JK: Vinyl’s great; I’m a big fan of vinyl. I know Callie’s a big fan of vinyl as well. It feels like vinyl is the thing that physical copies needed. CDs are a bit throwaway; they’re kind of small, you can’t really read much of it. But a vinyl record is a big piece of artwork and you’re physically involved in turning the vinyl over halfway through the album; you’re physically involved in the process of listening to the album, whereas, a CD – you can kind of put it in and forget about it. Most people just get CDs, stick them in their laptop, stick them on iTunes and then never listen to the CD again. So vinyl is what physical copies needed – as an antidote.

Have you got any favourite sounds out there at the moment? What’s gotten you most excited recently?
JK: Taylor Swift, the new Bring Me the Horizon album (I’ve been enjoying that), Foals’ new album, The Maccabees’ new album…
CN: Selena Gomez, Demi Lovato…
JK: See, I don’t get the Demi Lovato thing.
CN: She is a pop princess man!
JK: I get Selena Gomez – I love her. But Demi Lovato – she’s like a B-list Selena Gomez. [Disapproving look from Callie] Justin Bieber’s new stuff is absolutely banging. I haven’t heard the Chvrches Live Lounge cover of that yet – someone said to me today that apparently it’s sick – I need to get that up now! Our line guy’s got some massive tunes on his Spotify that he’s been playing…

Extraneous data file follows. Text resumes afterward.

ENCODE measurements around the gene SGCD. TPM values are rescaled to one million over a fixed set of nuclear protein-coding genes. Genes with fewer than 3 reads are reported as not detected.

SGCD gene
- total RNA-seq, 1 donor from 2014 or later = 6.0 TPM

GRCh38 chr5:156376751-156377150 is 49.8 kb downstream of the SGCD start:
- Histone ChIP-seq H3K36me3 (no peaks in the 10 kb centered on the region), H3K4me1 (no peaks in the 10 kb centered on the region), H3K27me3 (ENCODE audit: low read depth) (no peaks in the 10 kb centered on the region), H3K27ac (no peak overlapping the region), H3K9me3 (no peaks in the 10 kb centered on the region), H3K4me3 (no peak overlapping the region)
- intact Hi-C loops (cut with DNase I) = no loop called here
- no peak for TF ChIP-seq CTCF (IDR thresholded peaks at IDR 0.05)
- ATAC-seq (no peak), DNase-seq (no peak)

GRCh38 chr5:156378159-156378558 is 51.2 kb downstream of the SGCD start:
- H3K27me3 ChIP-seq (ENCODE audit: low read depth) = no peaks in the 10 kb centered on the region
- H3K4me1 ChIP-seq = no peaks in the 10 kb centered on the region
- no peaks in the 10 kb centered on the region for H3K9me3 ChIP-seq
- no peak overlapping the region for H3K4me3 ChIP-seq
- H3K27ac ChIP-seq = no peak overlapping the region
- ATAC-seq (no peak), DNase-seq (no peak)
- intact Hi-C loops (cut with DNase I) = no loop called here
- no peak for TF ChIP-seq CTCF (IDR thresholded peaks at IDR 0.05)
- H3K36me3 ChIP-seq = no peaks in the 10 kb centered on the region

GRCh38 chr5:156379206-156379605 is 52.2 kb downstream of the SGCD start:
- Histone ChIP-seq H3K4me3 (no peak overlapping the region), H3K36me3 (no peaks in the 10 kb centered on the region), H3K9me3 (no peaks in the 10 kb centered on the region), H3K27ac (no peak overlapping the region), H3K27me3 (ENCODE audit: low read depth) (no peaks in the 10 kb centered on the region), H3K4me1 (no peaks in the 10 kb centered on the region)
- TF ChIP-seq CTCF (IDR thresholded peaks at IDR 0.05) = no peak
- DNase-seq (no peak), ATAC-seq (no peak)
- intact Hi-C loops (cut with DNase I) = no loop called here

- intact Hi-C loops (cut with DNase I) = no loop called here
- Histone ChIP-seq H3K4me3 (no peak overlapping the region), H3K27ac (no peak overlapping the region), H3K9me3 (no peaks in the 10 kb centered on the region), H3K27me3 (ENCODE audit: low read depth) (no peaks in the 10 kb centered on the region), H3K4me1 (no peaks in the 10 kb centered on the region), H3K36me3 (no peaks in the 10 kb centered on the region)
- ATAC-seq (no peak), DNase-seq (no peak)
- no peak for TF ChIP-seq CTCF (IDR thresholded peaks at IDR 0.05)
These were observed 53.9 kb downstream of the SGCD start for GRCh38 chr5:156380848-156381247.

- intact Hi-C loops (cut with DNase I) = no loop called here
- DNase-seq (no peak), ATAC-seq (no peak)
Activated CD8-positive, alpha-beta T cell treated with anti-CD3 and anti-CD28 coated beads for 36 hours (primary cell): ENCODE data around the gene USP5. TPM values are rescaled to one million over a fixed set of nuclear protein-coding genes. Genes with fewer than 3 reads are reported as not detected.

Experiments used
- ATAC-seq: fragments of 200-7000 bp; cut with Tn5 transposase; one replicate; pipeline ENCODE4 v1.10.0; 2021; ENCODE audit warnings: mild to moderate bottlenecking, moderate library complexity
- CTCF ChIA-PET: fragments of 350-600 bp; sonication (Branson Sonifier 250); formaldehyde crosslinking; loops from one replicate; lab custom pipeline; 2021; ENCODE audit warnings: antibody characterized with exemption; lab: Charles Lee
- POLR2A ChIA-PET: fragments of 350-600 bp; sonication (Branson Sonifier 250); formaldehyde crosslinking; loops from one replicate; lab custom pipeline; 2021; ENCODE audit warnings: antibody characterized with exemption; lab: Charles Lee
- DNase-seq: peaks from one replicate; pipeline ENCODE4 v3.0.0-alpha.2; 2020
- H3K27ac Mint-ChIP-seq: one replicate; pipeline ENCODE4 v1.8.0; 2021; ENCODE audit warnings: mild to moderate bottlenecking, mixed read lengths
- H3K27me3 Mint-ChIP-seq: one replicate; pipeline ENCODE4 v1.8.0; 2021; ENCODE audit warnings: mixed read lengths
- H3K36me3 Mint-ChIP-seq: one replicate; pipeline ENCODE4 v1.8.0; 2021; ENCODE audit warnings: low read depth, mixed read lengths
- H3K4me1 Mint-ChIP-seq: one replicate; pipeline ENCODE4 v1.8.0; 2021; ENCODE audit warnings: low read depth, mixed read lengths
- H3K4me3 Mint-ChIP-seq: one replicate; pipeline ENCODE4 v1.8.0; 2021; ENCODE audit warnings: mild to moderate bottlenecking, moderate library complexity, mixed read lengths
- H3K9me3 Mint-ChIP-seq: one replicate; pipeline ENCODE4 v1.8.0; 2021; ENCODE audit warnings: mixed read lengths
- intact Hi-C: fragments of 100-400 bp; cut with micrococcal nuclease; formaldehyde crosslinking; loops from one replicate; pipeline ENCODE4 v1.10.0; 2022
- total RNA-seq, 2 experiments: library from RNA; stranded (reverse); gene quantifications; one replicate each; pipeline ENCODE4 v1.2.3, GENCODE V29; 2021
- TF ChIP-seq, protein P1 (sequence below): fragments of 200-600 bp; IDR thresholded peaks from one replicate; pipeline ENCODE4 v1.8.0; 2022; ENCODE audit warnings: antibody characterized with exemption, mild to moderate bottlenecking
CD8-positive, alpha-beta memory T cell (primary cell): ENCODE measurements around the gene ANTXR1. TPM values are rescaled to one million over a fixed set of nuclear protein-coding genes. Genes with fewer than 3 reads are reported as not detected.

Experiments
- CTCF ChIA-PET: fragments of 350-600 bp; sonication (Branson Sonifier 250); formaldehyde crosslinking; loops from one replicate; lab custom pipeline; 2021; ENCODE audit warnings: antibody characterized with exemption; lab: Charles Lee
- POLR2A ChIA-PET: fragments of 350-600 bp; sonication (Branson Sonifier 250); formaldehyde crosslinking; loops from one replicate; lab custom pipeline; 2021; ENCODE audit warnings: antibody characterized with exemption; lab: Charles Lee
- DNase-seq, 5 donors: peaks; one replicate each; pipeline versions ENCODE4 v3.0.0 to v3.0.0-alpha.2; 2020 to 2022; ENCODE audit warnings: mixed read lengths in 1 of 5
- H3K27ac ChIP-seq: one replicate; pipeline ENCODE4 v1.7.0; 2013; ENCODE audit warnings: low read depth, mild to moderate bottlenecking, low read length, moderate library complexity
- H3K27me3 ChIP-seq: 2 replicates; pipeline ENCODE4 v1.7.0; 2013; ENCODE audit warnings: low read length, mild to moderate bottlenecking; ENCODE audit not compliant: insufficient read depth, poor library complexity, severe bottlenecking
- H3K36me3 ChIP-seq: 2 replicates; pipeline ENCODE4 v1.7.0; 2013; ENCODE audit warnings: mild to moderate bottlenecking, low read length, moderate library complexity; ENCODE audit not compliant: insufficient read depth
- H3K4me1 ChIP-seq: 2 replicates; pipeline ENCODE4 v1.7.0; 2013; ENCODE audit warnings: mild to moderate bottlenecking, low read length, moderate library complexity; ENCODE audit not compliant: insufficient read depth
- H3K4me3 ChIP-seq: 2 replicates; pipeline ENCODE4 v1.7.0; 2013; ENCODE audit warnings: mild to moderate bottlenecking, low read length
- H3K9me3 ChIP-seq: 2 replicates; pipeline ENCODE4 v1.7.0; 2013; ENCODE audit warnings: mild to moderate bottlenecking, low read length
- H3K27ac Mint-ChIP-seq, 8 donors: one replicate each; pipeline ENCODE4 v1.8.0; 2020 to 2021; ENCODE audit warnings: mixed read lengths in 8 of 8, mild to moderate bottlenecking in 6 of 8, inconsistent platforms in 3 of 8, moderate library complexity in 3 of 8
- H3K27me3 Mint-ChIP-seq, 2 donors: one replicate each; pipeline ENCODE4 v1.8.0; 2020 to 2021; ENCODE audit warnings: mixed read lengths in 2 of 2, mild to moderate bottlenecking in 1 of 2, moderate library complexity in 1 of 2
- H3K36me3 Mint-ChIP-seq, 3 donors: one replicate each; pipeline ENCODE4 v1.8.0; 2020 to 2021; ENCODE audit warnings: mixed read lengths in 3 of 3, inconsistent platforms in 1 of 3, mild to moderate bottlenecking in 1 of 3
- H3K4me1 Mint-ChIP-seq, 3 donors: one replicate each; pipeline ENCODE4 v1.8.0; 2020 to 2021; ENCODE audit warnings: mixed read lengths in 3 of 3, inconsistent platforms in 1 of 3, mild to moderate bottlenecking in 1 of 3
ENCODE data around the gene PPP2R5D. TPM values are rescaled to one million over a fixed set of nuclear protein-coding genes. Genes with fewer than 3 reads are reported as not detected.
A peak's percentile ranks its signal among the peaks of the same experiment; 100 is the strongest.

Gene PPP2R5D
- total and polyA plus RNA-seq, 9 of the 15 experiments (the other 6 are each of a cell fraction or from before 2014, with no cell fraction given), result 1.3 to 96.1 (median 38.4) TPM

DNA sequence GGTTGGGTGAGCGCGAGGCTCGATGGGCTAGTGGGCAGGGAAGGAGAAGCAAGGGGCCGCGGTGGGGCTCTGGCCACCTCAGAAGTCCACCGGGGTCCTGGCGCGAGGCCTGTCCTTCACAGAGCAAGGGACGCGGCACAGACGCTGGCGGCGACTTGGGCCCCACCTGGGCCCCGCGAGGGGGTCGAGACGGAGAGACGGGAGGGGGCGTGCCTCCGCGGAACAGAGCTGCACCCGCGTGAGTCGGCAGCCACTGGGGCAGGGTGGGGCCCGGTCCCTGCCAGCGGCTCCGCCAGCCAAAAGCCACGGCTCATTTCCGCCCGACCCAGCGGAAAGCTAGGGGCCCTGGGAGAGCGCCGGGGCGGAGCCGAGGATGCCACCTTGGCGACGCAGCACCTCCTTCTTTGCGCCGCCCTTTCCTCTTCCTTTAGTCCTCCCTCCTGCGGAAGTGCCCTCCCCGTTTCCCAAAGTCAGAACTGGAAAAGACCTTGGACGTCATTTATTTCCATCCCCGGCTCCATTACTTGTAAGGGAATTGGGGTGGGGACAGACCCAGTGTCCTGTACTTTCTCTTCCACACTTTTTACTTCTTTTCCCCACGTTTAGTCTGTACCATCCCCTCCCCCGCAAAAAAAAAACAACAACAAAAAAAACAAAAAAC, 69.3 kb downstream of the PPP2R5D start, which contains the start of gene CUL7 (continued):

CN: [nods affirmatively] Sheer tunes.
JK: A band called Broods that he’s been playing – they’re amazing, so I’m into that EP.

So what advice do you have for up and coming musicians on today’s music scene, because it’s something of a dog-eat-dog world!
JK: It is a dog-eat-dog world [laughs]. The single thing that changed in our mind-set when we were writing music was that originally we weren’t writing for anyone else. The plan when we started this band was that we were not going to play shows; we were just going to write music because we like writing music and because we’re bored when we’re not writing music. So when we sat down and wrote our first bunch of songs, we had no one else in mind – it wasn’t like, “Oh, this is going to sound great live” or “Yeah, this’ll get us signed” or “This’ll be great on the radio,” it was just like, “I really like that song”. So I think if you can write music that you genuinely enjoy, people can grab onto that and really see that it’s quite a genuine thing. So just enjoy yourselves – don’t put too much pressure on anything, just have fun with it, because that’s what it’s supposed to be about.

Just before we finish up, we have got a fun question we wanted to ask and that is, what is your favourite breakfast cereal?
JK: [overwhelmed] Oh errr….

It’s a big question I know…
CN: What are those things we had in Nashville, James?
JK: Lucky Charms. Lucky Charms are banging.
CN: Or those Captain Crunch situations…
JK: Lucky Charms for American cereals. Ricicles if we’re talking UK stuff.
CN: What are Ricicles?
JK: They’re like sugary Rice Krispies.
CN: [intrigued] ok…
JK: They’re unbelievable. But Lucky Charms take the top spot. When we were in Nashville making the album, I would sit there and eat massive bowls of Lucky Charms, no milk, all the time.